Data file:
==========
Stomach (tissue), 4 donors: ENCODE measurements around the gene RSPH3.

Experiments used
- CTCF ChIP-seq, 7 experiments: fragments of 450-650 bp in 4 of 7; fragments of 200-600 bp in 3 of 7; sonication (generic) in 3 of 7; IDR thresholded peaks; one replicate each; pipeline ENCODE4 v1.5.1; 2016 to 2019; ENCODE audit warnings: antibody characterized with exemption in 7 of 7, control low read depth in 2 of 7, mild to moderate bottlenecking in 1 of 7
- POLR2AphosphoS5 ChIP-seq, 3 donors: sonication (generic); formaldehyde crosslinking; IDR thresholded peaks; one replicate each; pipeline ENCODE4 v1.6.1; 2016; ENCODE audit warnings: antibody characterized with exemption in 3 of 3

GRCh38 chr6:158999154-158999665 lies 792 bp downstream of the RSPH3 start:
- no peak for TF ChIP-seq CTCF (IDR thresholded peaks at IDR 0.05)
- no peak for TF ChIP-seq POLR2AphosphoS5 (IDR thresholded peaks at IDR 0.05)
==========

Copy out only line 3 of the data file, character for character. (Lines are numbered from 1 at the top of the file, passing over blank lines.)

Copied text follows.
- CTCF ChIP-seq, 7 experiments: fragments of 450-650 bp in 4 of 7; fragments of 200-600 bp in 3 of 7; sonication (generic) in 3 of 7; IDR thresholded peaks; one replicate each; pipeline ENCODE4 v1.5.1; 2016 to 2019; ENCODE audit warnings: antibody characterized with exemption in 7 of 7, control low read depth in 2 of 7, mild to moderate bottlenecking in 1 of 7